Around 300,000 foreign tourists visit annually, and according to police statistics, the volume of Jewish visitors has almost doubled, from 5,792 in 2010 to 10,906 in 2014. In response, the Palestinian Authority and its President Mahmoud Abbas, along with the Hamas-affiliated rulers of Gaza and the Islamic Movement's Northern Branch in Israel, have warned against chipping away at exclusive Muslim custodianship.

Meanwhile, clashes between Israeli police and Palestinians barricading themselves inside the mosques have become more frequent, with Muslim leaders suggesting that Israel intends to let Jews sing, dance and bow down. Episodes of rioting against Israeli forces and throwing stones at the Western Wall plaza on holidays have often led to further age restrictions.

While political considerations shaped the status quo first enforced by Dayan, most Orthodox Jews view it as a violation of religious law to draw too close to the Holy of Holies — believed by some to bear the Ark of the Covenant — thus providing institutional backing to a status quo that separates the two faiths at the site.

As Arab leaders have often suggested that Jews were defiling or seeking to demolish the Islamic holy sites, Israel has banned “sentinel” groups of activist Muslims and also many nationalist Jews from visiting. In 2014, Jerusalem Police Chief said it was a mistake to allow extremists of any kind to stoke the flames of “holy war” and incite unrest.

Chief justice of the Israeli High Court Aharon Barak opined in 1976, “The basic principle is that every Jew has the right to enter the Temple Mount, to pray there, and to have communion with his maker.”

He continued, “However, as with every human right, it is not absolute, but a relative right … Indeed, in a case where there is near certainty that injury may be caused to the public interest if a person's rights of religious worship and freedom of expression would be realized, it is possible to limit the rights of the person in order to uphold the public interest.”

A screen shot from an activist group’s drawing of its planned Third Temple, superimposed on the Dome of the Rock — which makes clear the explosive nature of the proposal.
Har HaKodesh

The Temple Institute, largely funded by contributions from Jews abroad, has been preparing to replace the Dome of the Rock with a Third Temple to include barefoot priests, burnt offerings and even Internet connectivity. Designers at the organization’s Old City office have hatched architectural plans — along with trumpets, lyres and a golden menorah — as part of what the organization's Chaim Richman describes as the fulfillment of the long-held Zionist dream and the coming of the messiah. The group aims to bypass religious rules against being in proximity to the Holy of Holies through an arcane purification ritual in which Cohanim (high priests) are doused in the ashes of a sacrificed heifer on which almost every hair was red.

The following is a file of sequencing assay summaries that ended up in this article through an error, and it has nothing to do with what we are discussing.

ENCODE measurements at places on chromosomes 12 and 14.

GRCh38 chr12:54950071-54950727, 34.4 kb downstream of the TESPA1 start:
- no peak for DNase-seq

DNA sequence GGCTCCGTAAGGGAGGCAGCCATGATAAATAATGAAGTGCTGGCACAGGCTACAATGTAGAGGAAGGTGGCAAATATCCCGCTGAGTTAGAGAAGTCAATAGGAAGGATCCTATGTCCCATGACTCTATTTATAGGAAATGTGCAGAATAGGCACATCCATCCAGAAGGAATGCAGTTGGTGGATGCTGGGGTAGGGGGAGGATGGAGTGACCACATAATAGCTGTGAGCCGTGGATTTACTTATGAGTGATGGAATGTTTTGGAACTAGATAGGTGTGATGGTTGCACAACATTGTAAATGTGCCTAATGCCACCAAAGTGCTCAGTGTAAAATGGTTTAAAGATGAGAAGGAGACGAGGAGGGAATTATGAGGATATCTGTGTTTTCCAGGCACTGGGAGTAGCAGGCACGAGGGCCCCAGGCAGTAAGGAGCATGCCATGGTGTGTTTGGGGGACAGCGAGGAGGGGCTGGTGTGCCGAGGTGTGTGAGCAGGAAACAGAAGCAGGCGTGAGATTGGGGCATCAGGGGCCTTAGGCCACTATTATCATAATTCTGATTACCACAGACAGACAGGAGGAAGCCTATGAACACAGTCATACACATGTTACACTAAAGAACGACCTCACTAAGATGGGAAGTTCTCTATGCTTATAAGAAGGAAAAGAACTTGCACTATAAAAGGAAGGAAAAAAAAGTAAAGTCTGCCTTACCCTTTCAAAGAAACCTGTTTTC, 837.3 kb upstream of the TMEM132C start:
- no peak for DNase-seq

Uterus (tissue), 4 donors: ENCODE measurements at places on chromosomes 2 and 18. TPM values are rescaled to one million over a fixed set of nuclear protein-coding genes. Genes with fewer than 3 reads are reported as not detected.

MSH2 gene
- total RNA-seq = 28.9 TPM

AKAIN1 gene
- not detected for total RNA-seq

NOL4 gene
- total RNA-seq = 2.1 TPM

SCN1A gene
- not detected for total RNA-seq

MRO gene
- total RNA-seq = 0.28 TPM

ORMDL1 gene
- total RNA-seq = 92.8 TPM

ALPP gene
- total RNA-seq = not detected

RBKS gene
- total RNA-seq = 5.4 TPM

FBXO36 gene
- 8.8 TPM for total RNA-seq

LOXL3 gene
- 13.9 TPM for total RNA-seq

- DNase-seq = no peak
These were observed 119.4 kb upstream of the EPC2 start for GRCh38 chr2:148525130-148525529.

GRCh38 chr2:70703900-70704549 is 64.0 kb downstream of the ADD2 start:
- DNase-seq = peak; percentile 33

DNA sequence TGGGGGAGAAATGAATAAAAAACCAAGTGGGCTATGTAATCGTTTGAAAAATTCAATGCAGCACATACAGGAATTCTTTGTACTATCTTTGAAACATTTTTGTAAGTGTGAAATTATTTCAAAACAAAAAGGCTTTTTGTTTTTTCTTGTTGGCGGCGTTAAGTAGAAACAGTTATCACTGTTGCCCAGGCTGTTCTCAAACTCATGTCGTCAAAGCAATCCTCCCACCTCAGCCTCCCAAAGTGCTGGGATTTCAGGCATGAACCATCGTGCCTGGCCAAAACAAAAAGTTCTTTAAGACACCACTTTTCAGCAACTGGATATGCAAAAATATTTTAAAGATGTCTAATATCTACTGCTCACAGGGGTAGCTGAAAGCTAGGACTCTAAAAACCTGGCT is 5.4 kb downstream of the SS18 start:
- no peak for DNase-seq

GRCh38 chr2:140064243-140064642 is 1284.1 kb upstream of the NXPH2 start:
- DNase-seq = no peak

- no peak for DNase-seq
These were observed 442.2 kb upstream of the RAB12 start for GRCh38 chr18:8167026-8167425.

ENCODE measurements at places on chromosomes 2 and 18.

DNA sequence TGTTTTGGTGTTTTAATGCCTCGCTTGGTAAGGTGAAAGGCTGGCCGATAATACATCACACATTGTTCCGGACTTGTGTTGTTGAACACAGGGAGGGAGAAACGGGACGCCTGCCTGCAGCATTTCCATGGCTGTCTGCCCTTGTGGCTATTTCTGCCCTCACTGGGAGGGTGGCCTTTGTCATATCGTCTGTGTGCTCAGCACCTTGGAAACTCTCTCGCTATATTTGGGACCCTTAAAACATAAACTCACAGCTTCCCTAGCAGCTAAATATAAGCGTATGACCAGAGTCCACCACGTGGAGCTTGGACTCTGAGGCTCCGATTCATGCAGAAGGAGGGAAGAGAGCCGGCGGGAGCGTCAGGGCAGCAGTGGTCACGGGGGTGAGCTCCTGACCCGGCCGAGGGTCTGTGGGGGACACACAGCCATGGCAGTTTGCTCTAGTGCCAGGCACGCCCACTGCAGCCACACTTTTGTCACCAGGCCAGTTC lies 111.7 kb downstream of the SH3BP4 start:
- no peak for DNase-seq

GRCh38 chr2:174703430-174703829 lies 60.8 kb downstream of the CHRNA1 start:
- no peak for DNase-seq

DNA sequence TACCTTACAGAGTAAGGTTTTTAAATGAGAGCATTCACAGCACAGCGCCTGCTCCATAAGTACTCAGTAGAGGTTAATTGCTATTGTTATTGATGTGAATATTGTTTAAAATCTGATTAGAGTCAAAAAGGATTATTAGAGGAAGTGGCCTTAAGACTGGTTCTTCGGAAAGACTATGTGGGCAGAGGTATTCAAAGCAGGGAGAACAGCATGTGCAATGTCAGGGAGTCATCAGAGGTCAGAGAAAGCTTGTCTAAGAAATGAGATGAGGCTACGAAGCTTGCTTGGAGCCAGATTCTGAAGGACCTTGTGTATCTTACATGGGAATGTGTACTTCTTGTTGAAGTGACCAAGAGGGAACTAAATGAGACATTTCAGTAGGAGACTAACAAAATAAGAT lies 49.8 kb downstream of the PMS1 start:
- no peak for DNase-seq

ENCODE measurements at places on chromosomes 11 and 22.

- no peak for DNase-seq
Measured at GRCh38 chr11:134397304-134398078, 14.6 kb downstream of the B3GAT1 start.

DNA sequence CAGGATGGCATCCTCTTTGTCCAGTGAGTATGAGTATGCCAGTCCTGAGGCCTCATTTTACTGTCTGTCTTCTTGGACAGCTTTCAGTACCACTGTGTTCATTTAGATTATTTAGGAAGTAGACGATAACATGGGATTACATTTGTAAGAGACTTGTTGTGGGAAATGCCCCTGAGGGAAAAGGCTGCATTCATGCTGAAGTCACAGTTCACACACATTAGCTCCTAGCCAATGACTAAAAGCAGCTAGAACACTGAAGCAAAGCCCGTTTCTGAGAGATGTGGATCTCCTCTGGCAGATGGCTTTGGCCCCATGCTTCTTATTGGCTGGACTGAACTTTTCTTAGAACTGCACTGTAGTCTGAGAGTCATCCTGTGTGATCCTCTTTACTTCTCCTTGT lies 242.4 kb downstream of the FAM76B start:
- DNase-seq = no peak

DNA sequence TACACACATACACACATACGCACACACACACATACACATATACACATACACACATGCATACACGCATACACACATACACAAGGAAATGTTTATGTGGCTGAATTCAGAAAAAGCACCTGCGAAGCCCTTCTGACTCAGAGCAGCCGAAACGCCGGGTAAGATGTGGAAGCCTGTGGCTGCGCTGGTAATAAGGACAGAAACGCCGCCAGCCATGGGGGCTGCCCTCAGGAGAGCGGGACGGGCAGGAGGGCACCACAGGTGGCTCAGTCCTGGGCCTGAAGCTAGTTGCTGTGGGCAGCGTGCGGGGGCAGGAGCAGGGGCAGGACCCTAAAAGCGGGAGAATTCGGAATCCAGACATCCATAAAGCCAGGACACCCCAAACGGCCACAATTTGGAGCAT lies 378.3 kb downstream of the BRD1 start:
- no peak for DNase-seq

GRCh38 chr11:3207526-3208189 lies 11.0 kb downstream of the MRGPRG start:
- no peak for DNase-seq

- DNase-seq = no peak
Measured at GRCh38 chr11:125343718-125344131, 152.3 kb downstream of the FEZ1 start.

One related organization, Har HaKodesh, even posts a 3-D online rendering of how the Third Temple will look. Many contemporary Evangelical Christian groups also believe Christ will return after the Jews rebuild the temple, as a prelude to full acceptance of the gospel.

Regardless, the Israeli state has traditionally dealt with the sensitive site through a secular, security-oriented prism. A majority of the world's Jews do not favor restoring the biblical mode of worship and removing Islamic structures that have stood for 13 centuries. Yet the geopolitical temperature is likely to continue rising amid revivalist fantasies and talk of a synagogue being constructed adjacent to the epicenter of Muslim prayer in the Holy Land.

Over time, the sensitive site has been occupied alternately by Jebusite, Greco-Roman, Byzantine and Crusader structures, so the present dispute is far from the exception. But the competing claims and historical attachments to Jerusalem have long defied efforts to broker a long-term framework for Israeli-Palestinian coexistence, even when viable solutions were most promising. And with the peace process having effectively collapsed, Jerusalem's holy sites are likely to remain at ground zero of the conflict for years to come.